Thursday, October 14, 2010

Poll: Recall amendment likely to pass

By Jamey Dunn

A constitutional amendment that would allow voters the power to recall a sitting governor seems to be the only sure thing on the statewide ballot for the upcoming general election, according to one poll.

The Paul Simon Public Policy Institute’s recent poll of more than 700 likely voters found 65 percent of participants favored recall power that would be applied to governors. Only 27 percent were opposed to recall. While the amendment in front of voters in November is limited to the governor’s office, 66 percent of respondents in the poll approved voters having the power to recall other statewide elected officials.

John Jackson, a visiting professor at the public policy institute, said the convictions of former Gov. George Ryan on corruption charges and the impeachment and corruption trials of former Gov. Rod Blagojevich contributed to the public’s support of recall. “I think [recall] is a sure thing. ... [It’s] the scandal from the last two governors that drives this idea. [Recall is] a recourse that the voters could take,” he said.

Voters were in favor of open primaries, an issue the General Assembly will take up in its veto session. Almost three quarters of respondents would prefer not being required to declare a party affiliation to vote in primary elections. Gov. Pat Quinn used his amendatory veto power to tack an open primaries provision onto an elections bill. Jackson said he hears an “endless stream of complaint” from voters about having to publicly identify with a party to cast their votes.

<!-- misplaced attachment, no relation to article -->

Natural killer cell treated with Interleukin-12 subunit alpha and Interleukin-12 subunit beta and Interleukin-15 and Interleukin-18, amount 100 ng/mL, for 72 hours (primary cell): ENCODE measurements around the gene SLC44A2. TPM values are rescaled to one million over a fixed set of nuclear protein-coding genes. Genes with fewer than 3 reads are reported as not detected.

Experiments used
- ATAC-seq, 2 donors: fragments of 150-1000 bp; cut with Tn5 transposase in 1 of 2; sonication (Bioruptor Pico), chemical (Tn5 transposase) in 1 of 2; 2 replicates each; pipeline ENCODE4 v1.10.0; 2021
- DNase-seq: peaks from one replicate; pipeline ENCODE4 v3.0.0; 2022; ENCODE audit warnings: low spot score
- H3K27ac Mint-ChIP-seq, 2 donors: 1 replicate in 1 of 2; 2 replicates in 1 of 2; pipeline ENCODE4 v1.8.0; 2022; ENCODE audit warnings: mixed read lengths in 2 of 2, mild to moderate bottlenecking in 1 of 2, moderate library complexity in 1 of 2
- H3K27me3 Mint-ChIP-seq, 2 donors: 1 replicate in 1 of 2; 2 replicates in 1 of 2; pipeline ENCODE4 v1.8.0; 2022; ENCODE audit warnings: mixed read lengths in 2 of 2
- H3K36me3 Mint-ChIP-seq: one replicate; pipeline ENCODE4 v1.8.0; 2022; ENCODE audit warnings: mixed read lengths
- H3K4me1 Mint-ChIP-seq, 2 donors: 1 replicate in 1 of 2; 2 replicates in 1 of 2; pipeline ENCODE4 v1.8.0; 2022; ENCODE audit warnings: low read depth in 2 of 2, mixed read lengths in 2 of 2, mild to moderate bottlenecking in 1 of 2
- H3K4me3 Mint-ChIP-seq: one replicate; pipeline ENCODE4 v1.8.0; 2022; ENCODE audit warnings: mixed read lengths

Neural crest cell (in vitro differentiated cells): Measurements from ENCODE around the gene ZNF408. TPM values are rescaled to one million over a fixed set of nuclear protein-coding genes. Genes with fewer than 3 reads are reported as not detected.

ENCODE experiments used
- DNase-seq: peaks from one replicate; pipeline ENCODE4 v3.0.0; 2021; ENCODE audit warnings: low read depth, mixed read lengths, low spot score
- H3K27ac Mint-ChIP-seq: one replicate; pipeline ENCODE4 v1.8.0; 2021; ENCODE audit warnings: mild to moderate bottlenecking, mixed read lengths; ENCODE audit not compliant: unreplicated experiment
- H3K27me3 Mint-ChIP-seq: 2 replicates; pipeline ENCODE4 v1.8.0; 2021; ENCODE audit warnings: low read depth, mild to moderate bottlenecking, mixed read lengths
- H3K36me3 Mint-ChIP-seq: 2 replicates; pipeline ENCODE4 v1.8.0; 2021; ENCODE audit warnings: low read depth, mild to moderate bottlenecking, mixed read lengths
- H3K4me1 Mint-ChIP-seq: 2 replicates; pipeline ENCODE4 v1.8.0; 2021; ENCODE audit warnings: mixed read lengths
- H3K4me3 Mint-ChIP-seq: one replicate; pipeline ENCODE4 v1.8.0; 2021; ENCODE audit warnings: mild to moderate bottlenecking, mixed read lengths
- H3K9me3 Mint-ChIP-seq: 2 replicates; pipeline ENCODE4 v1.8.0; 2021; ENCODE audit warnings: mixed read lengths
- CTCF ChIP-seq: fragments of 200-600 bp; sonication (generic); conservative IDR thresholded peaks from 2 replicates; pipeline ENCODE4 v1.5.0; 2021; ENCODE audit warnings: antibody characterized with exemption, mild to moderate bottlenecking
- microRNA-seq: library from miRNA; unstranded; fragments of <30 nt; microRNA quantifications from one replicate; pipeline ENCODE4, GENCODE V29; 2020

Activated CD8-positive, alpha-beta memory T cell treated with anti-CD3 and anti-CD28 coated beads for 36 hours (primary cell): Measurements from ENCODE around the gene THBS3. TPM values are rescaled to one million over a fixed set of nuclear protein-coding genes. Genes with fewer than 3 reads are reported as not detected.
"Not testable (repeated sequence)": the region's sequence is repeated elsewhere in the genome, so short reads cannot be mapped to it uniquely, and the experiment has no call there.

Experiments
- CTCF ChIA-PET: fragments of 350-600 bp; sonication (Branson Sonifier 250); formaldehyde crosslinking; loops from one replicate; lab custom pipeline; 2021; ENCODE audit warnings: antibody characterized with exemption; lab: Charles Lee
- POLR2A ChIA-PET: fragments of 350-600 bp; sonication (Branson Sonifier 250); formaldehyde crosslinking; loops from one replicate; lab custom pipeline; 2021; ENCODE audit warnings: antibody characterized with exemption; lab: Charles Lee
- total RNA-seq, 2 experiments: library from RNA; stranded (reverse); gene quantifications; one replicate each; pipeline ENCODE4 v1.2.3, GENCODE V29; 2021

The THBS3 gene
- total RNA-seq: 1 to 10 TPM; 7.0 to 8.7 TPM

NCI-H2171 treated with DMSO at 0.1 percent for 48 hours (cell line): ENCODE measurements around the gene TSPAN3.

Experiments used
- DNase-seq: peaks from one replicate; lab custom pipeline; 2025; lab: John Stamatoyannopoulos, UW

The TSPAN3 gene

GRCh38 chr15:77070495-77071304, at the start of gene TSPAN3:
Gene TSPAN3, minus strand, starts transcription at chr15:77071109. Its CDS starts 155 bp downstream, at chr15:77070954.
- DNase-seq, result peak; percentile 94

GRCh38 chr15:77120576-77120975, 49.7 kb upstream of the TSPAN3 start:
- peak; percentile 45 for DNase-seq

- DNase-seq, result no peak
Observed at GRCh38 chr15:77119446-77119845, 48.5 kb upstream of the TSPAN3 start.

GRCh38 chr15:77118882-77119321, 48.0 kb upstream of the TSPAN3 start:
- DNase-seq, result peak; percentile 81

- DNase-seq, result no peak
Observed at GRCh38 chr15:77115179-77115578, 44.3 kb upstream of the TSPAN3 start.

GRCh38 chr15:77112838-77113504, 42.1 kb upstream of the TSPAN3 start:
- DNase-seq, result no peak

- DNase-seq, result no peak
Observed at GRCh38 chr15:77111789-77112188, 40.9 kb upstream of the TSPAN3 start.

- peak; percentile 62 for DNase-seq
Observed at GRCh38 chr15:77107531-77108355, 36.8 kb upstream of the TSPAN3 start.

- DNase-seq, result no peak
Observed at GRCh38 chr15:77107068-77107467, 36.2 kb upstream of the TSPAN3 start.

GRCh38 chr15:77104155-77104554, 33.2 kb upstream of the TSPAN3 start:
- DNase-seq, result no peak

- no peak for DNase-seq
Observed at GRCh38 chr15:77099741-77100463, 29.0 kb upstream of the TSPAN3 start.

More than 75 percent of respondents also disapproved of the state’s current redistricting plan.

More than 80 percent of participants backed term limits for legislators, as well as limiting the time an individual can be speaker of the House or Senate president. They also favored limits on the campaign money given by leaders to rank-and-file members. More than half of those surveyed supported public financing for judicial races.

Jackson said he thinks legislators may take notice of the strong public backing on some of these reform issues — especially the open primary amendatory veto — that will be before them in the near future. However, he said that does not mean any action on those issues is in the works. “When will the tide turn in Illinois? And what will make it turn? … That’s the bigger question, and the far the more important question.”

Jackson said the next installment of poll results, which comes out Monday, will address the public’s perception of the state budget.

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